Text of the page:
post #15 of 19
Quote:
Originally Posted by sharpedges View Post




That sounds like a recipe for chaos if one year's understanding of skiing is "radically" different than the previous year's. And it summons to mind the phrase the blind leading the blind.


Unless you believe like I do, that the fundamentals of great skiing are not much different today than 40 years ago.  What has changed is the finesse.  YM 

post #16 of 19
Quote:
Originally Posted by sharpedges View Post

That sounds like a recipe for chaos if one year's understanding of skiing is "radically" different than the previous year's. And it summons to mind the phrase the blind leading the blind.

yeah - we can hope they won't keep changing radically every year - maybe it was just a more turbulent period, but on the other hand, can't fault them too much for realizing the current methods are not optimal and trying to evolve...

 

also, it's not that the interpretation of the fundamentals change that much, to YM's point, their individual signatures are still ... uhh... visible, but the wording and the teaching focus changed a fair bit... but the words one would have used to describe and MA changed significantly over the past few years.


Edited by razie - 2/18/17 at 7:29pm
post #17 of 19
Quote:
Originally Posted by justanotherskipro View Post

Then you don't understand the ongoing process of error correction / prescribing change. Splits are only the start of figuring out a lesson plan. Six level 5s could have six different issues that need six different prescriptions. An hour later they might have different issues based on their progress.
The ability to assess issues and changes over time is the key to successful coaching. Something very difficult to do on line based on a single snapshot, or video.

 

I am sorry Jasp, it's been a long time since I have taught and I don't understand some of your instructor "speak". Can you describe your version of a movement analysis in a level of detail similar to post #6 so that someone like me, a non-pro, could understand?

post #18 of 19
Quote:
Originally Posted by MrGolfAnalogy View Post

When someone posts a video of their skiing and asks for MA, is there a common standard that is being used to help them improve, or does each Instructor base their advice on what they perceive good skiing to be?

There seem to be some commonalities, but there is also a lot of variance in the advice given.

I look first for the four fundamentals I have in my signature below (and a few others).

Then I try to figure out what the root cause is and what to do about it. If you are working with the skier on the hill you can try various things until you get the desired effect, so it's not strange that internet advice has some variations. Then off course different people have a different mental picture of what a good turn looks like. Some people always look for deep flexion, some always look for body angles, etc etc.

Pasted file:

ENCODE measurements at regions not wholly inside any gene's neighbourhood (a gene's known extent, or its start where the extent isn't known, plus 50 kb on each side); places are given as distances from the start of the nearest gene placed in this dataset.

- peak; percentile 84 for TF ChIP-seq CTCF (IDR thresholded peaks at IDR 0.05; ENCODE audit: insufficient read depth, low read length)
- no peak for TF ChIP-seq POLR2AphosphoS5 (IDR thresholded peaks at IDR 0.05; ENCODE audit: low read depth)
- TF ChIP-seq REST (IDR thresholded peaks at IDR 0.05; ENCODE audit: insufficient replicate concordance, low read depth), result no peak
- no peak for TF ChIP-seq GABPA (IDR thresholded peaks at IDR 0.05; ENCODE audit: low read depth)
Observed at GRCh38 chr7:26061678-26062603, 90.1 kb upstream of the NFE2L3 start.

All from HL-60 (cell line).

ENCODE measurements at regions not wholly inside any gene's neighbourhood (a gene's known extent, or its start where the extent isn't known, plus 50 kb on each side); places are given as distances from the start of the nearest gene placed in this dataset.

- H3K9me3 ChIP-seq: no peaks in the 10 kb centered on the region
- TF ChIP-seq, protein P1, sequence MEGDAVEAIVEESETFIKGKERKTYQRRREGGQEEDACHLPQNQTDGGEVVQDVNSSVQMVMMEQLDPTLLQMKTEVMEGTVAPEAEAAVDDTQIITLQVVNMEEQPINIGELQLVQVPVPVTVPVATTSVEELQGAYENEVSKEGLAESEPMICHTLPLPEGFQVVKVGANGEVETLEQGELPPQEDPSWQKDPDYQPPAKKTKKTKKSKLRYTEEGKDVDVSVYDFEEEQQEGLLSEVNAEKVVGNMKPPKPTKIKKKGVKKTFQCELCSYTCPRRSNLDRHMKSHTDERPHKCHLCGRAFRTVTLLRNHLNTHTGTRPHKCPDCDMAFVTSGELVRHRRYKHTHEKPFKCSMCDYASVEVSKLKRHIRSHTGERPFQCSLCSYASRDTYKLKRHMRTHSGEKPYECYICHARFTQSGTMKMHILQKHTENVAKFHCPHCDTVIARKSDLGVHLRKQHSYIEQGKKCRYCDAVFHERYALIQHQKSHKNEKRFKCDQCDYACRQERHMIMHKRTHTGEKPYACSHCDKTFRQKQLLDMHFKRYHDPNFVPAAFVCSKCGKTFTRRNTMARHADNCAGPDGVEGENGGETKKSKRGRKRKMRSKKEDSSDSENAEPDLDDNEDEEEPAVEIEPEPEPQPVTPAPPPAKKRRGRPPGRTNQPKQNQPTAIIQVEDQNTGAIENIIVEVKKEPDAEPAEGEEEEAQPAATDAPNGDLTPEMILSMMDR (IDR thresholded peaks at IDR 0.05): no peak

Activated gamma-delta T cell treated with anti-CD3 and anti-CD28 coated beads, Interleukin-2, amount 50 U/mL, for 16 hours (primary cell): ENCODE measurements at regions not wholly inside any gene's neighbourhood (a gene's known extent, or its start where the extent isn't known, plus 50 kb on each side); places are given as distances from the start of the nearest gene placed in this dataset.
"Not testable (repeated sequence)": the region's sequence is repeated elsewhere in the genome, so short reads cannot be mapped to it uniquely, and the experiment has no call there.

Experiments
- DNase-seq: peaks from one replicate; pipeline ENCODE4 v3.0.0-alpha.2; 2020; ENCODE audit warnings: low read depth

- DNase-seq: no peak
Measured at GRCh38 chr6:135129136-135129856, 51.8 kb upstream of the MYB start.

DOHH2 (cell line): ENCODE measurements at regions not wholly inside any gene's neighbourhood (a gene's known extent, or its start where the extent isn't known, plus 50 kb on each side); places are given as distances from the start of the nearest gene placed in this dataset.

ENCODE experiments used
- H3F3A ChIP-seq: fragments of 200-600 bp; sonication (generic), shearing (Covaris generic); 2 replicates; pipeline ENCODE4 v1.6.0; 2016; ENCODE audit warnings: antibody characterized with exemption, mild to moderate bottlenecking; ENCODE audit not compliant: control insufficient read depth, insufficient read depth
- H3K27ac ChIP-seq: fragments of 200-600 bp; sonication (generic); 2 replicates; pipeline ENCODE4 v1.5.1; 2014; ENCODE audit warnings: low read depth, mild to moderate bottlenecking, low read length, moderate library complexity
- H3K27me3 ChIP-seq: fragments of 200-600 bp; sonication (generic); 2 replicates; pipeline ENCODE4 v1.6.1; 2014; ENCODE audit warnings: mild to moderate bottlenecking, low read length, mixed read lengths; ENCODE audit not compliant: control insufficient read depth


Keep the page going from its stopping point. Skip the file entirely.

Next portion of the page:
post #19 of 19
Quote:
Originally Posted by MrGolfAnalogy View Post

When someone posts a video of their skiing and asks for MA, is there a common standard that is being used to help them improve, or does each Instructor base their advice on what they perceive good skiing to be?

There seem to be some commonalities, but there is also a lot of variance in the advice given.


Our clinics of late have started with this:  What is the desired ski performance?  Based on that, one might suggest things to remove (ie excessive rotary), things to add (angulation added to inclination). Those are just some examples but i do think you have to start with skier intent <------> ski performance.

 

A suspicion on the "lot of variance" observation: there are often many pieces that could use improving, not just one.  And each of those (assuming they are accurate) might benefit from different drills or suggestions.  It would be the rare exception that one and only one area could be improved.  Because skiing is continuous balance in motion (vs discrete pieces), its easy to see how being somewhat off in one part of the turn could impact what happens in the next part of the turn. If you consider the perspective of improvement vs "correction" then its also easier to allow for many different things to improve and different ways to improve them.

 

Typically, *I* would start MA at the feet and also typically work on the bottom of the turn and make improvements back up the turn parts (ie bottom, back to shaping back to initiation).

But others may have different roads to improvement.

New Posts  All Forums:Forum Nav:
  Return Home
  Back to Forum: Ski Instruction & Coaching